Wednesday, 21 September 2016

World's wilderness reduced by a tenth since 1990s




By Helen Briggs BBC News


A tenth of the world's wilderness has vanished in the past two decades, research shows.

New maps show "alarming losses" of pristine landscapes, particularly in South America and Africa, according to World Conservation Society scientists.

They argue in Current Biology that wild areas are ignored in international conservation agreements, despite their ecological and cultural value.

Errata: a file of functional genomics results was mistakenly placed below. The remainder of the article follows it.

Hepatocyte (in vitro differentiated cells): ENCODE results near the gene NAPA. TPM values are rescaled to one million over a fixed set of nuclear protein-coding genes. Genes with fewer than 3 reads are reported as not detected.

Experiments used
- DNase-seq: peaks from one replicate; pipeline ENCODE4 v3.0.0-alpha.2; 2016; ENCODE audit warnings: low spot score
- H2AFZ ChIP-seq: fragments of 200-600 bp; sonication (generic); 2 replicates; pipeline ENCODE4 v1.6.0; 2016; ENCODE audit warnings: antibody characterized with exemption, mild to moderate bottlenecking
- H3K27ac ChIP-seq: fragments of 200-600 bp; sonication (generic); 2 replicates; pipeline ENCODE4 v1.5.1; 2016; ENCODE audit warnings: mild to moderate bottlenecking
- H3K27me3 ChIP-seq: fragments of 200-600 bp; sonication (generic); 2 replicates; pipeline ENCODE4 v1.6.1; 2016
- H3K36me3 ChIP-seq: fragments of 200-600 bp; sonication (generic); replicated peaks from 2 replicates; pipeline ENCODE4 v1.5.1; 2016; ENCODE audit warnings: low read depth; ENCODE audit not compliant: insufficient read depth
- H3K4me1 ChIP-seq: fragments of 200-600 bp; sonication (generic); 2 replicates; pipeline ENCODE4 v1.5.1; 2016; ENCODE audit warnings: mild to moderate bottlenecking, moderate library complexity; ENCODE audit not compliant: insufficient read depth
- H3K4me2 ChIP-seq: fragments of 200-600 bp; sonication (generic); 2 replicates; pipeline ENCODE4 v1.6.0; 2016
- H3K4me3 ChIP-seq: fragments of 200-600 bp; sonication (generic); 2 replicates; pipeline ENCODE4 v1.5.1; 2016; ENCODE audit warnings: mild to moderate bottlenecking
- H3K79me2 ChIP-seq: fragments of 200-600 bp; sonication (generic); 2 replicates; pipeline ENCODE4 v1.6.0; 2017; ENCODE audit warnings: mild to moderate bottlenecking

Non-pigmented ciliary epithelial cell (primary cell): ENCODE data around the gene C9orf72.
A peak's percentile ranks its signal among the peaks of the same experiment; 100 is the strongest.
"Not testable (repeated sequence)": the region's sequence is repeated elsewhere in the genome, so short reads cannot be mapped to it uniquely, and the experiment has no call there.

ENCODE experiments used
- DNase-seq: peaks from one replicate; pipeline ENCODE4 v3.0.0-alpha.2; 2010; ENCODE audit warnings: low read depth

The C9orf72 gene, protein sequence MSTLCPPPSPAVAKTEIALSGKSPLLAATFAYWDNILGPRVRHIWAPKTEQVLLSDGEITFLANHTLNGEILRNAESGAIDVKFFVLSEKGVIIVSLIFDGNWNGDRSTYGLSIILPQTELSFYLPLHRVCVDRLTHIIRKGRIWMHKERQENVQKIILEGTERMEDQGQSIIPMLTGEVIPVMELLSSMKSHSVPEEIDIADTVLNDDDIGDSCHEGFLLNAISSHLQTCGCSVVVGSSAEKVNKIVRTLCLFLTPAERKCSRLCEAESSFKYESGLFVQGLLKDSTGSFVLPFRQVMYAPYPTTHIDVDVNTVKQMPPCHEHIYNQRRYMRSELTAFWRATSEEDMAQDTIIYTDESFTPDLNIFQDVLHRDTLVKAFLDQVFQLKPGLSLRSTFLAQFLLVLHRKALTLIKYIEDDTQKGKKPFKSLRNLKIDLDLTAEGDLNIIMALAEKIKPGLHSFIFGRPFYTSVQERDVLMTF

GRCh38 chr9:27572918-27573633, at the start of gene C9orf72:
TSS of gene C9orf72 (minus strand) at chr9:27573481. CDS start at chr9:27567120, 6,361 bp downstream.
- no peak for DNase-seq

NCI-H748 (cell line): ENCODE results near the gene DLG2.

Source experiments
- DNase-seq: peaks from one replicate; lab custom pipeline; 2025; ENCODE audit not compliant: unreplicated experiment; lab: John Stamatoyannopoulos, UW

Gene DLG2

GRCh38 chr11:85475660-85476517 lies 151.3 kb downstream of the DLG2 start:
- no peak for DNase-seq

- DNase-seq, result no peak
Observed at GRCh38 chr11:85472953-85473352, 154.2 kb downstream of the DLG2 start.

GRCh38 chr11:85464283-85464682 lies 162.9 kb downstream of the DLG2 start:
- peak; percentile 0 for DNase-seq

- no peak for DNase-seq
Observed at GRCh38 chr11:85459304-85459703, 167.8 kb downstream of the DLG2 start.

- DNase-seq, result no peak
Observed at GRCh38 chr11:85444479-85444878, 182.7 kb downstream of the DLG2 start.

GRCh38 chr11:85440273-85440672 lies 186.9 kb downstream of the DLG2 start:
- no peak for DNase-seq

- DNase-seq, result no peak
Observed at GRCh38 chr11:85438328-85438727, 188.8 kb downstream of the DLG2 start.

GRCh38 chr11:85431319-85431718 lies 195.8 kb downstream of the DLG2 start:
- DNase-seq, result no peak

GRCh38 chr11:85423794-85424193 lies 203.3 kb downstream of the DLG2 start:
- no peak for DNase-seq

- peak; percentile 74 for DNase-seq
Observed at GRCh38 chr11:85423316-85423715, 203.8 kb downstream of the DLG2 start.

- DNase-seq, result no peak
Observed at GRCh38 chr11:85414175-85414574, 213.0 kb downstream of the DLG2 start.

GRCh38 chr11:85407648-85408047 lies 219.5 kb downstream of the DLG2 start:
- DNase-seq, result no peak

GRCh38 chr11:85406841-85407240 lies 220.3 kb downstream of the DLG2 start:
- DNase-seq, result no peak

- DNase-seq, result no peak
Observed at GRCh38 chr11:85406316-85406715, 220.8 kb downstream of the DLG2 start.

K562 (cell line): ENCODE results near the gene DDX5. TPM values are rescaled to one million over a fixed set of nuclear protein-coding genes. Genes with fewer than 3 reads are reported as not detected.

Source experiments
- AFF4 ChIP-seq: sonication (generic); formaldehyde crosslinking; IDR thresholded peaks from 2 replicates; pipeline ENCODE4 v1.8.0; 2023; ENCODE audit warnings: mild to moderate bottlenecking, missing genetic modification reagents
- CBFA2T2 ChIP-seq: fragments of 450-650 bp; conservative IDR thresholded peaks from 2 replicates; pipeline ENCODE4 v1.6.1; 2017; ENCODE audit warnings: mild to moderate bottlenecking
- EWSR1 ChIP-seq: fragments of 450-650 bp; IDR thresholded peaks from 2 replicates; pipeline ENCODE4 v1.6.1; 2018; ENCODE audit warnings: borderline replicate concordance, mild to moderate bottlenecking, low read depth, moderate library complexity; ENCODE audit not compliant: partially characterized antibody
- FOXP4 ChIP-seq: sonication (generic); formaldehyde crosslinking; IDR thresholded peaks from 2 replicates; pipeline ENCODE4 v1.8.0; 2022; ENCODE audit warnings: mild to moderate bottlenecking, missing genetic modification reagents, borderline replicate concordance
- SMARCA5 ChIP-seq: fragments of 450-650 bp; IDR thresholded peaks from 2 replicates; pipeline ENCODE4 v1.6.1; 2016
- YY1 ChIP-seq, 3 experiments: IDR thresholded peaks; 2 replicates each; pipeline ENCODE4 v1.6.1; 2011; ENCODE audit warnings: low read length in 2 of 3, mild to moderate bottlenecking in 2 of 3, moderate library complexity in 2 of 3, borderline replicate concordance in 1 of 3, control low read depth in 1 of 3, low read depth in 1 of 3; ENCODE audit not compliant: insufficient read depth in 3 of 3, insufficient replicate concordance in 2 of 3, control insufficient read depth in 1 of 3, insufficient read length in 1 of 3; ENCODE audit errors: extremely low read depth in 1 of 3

About 20% of the world's land area is classed as wilderness.

By this, scientists mean landscapes free of large-scale human disturbances such as housing, development and industry.

The majority of these untouched spaces are found in North America, north Asia, north Africa and Australia.

They are often home to indigenous peoples as well as endangered plants and animals.



James Watson of the University of Queensland, Australia, and the US Wildlife Conservation Society in New York said wilderness areas "are completely ignored in environmental policy".

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